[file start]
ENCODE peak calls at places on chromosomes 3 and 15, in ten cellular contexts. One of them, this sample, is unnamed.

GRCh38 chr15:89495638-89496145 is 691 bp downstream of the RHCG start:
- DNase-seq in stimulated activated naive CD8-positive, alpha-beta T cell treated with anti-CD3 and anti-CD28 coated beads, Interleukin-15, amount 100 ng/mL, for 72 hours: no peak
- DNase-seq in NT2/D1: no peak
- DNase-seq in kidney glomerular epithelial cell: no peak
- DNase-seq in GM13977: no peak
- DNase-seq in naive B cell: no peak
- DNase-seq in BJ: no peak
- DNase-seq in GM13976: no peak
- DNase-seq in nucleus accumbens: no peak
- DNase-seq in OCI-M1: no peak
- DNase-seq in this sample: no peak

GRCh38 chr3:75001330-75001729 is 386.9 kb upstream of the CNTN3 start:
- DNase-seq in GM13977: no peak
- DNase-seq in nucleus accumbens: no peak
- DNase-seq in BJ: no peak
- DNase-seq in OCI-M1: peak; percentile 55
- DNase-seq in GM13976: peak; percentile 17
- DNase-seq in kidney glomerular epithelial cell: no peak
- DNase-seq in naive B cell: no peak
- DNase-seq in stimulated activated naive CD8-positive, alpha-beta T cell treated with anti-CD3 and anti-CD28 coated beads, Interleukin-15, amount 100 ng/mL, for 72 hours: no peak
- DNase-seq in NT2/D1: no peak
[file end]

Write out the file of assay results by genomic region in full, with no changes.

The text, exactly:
ENCODE peak calls at places on chromosomes 3 and 15, in ten cellular contexts. One of them, this sample, is unnamed.

GRCh38 chr15:89495638-89496145 is 691 bp downstream of the RHCG start:
- DNase-seq in stimulated activated naive CD8-positive, alpha-beta T cell treated with anti-CD3 and anti-CD28 coated beads, Interleukin-15, amount 100 ng/mL, for 72 hours: no peak
- DNase-seq in NT2/D1: no peak
- DNase-seq in kidney glomerular epithelial cell: no peak
- DNase-seq in GM13977: no peak
- DNase-seq in naive B cell: no peak
- DNase-seq in BJ: no peak
- DNase-seq in GM13976: no peak
- DNase-seq in nucleus accumbens: no peak
- DNase-seq in OCI-M1: no peak
- DNase-seq in this sample: no peak

GRCh38 chr3:75001330-75001729 is 386.9 kb upstream of the CNTN3 start:
- DNase-seq in GM13977: no peak
- DNase-seq in nucleus accumbens: no peak
- DNase-seq in BJ: no peak
- DNase-seq in OCI-M1: peak; percentile 55
- DNase-seq in GM13976: peak; percentile 17
- DNase-seq in kidney glomerular epithelial cell: no peak
- DNase-seq in naive B cell: no peak
- DNase-seq in stimulated activated naive CD8-positive, alpha-beta T cell treated with anti-CD3 and anti-CD28 coated beads, Interleukin-15, amount 100 ng/mL, for 72 hours: no peak
- DNase-seq in NT2/D1: no peak